No doubt, this botnet serves as an example of how difficult it is to detect botnets in everyday security searches. The students' research paper noted that they were "really lucky" to find the botnet, drawing attention to the fact that it truly was just good fortune that led them to the discovery.
So even though the Star Wars botnet is relatively harmless, it's a ready example of how difficult it is to pinpoint botnets and how much of a challenge it's going to be to protect company networks from zombie devices that have been co-opted by malicious programs like the Mirai malware.
So how do we mitigate these disasters?
The IoT continues to grow, and with it the issue facing companies and consumers alike: How do you protect against something so vast and powerful? It's certainly becoming the question of the century, and as more "zombie" botnets crop up to do the bidding of malicious actors around the world, people need to take another look at the way they view the security of their networks.
One of the options is simply to spend more on cybersecurity measures and ensure that companies are guarding their networks against intrusion against malware like Mirai. Gartner estimated that by 2018, spending on IoT security would reach $547 million – a lot of companies spending a lot of money trying to make sure their networks are safe.
It is also going to be key to focus on IoT device manufacturers themselves – they need to create better passwords for their connected devices and in general become more aware of the security risks facing their products. Trend Micro researchers noted that it's going to be critical moving forward for consumers and even regulators to put pressure on the manufacturers to improve their security practices – or face not being able to sell products at all as the general public becomes more informed about cybersecurity.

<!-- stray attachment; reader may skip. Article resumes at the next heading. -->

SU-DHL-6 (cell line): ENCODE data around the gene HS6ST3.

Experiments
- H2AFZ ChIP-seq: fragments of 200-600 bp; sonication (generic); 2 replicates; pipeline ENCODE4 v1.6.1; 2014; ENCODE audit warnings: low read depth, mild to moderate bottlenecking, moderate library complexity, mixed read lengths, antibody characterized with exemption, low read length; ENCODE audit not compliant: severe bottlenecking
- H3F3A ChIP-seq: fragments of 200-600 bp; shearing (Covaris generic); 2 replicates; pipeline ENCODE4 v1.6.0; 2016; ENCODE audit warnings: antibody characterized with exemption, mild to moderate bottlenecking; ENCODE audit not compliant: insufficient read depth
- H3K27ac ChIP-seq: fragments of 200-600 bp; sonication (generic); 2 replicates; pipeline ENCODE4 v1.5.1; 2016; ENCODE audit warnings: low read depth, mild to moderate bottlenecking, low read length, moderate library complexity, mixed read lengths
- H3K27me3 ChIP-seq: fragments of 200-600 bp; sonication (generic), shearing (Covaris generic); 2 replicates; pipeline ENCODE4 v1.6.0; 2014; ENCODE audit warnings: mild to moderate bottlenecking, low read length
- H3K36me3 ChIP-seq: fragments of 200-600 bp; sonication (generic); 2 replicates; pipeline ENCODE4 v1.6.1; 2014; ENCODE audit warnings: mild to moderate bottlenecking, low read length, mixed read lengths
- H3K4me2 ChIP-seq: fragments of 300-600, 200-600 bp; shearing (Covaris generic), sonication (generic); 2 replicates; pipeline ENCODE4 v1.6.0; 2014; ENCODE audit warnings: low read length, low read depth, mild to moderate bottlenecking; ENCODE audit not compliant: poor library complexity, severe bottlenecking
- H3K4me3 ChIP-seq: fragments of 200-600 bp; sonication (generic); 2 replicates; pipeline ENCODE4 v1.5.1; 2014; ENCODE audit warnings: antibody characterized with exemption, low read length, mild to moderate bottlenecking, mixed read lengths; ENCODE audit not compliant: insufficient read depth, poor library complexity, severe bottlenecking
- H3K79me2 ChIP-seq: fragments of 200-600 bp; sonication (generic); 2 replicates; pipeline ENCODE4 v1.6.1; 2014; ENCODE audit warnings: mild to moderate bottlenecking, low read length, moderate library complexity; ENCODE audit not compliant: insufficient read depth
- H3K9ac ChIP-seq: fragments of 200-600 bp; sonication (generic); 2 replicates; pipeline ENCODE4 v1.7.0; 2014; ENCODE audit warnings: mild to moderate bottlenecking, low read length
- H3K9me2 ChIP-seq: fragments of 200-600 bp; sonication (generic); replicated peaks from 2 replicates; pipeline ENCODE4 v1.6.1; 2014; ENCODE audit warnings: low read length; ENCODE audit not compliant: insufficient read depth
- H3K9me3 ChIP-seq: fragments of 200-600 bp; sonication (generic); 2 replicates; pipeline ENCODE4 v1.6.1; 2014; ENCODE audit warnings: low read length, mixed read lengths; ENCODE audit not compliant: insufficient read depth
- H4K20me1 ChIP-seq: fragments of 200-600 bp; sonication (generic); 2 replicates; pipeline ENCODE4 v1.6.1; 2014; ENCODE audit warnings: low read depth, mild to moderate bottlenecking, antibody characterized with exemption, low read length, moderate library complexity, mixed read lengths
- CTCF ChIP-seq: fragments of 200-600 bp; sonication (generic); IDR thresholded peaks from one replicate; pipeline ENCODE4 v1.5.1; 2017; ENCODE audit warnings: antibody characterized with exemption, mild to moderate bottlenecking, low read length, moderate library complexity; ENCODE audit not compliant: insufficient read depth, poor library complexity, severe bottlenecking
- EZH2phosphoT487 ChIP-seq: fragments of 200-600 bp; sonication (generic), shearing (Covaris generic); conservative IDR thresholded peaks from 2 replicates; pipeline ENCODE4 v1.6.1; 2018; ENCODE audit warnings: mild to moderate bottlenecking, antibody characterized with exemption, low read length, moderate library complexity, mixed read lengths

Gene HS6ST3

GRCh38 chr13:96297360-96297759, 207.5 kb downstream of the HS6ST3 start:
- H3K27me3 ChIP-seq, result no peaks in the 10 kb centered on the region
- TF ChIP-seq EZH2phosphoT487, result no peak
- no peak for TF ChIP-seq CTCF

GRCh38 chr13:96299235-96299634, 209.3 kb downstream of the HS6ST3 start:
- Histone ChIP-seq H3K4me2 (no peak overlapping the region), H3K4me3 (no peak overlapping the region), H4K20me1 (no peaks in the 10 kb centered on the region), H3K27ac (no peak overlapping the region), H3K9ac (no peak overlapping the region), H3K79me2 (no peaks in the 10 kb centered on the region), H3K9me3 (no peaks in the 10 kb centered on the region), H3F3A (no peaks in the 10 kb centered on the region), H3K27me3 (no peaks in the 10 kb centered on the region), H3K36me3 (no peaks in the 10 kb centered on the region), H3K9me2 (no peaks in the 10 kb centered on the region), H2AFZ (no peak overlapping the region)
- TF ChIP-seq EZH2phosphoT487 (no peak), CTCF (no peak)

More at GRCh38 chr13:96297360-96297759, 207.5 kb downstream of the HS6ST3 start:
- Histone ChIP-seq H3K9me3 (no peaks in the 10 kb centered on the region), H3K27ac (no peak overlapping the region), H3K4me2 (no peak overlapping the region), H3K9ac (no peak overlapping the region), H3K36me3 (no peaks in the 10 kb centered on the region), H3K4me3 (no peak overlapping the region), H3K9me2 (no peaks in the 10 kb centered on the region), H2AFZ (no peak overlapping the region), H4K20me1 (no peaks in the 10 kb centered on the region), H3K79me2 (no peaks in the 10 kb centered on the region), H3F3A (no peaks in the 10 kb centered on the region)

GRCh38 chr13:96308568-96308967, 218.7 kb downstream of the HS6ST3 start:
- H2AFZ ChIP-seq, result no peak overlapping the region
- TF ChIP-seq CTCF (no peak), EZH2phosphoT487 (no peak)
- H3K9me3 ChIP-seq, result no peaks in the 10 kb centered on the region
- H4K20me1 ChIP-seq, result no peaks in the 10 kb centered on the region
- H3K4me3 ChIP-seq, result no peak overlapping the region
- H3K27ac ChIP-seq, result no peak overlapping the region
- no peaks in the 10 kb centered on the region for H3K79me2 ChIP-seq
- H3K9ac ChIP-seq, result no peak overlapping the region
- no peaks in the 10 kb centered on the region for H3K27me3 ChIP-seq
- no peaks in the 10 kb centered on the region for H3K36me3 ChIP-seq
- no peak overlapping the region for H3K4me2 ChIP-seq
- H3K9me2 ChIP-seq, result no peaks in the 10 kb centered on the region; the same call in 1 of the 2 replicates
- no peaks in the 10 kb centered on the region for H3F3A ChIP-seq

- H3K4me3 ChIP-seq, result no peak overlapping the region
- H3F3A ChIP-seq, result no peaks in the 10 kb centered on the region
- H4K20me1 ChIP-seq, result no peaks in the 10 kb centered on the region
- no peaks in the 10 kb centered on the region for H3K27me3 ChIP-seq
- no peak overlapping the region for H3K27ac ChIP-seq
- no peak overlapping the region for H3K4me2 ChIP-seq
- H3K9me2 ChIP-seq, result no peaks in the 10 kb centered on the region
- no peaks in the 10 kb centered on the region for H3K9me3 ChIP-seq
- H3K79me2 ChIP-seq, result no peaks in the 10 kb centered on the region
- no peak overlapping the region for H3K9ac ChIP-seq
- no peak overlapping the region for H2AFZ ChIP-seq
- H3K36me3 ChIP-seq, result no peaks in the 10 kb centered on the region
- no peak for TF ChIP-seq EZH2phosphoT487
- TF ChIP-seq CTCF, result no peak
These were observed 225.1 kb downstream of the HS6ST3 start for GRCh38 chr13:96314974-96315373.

Home routers are another key aspect of this botnet discussion. According to Trend Micro researchers, since the home router is essentially the doorkeeper of all the new smart home technologies, it's critical to make sure this device is secure, lest it be transformed into a zombie that allows hackers to take control of your home.
"A smart but unsecure device connecting to the internet is much like inviting curious – and oftentimes malicious – guests into your home," wrote Trend Micro researchers Kevin Y. Huang, Fernando Mercês and Lion Gu. "Placing basic locks on the gateway simply won't cut it. Bad guys, given their recent foray into home networks, will always look for ways to break doors open. Worse, they infect these devices and turn them into zombies that can be ordered to do the cybercriminals' bidding."
When security codes don't cut it
Cybersecurity software, two-factor authentication and greater password awareness are all important aspects of strengthening your network protections against botnets. Until manufacturers step up their game and create better security practices, it's up to cybersecurity firms and the public to be more informed in their daily interactions with smart objects. Change your default passwords, secure your home router and encrypt your wireless connections.
The Dyn attack is only one example of the dangers of botnets and the challenges that face the IoT. Consumers and businesses alike need to make sure they're protecting their assets with cybersecurity software and other tools.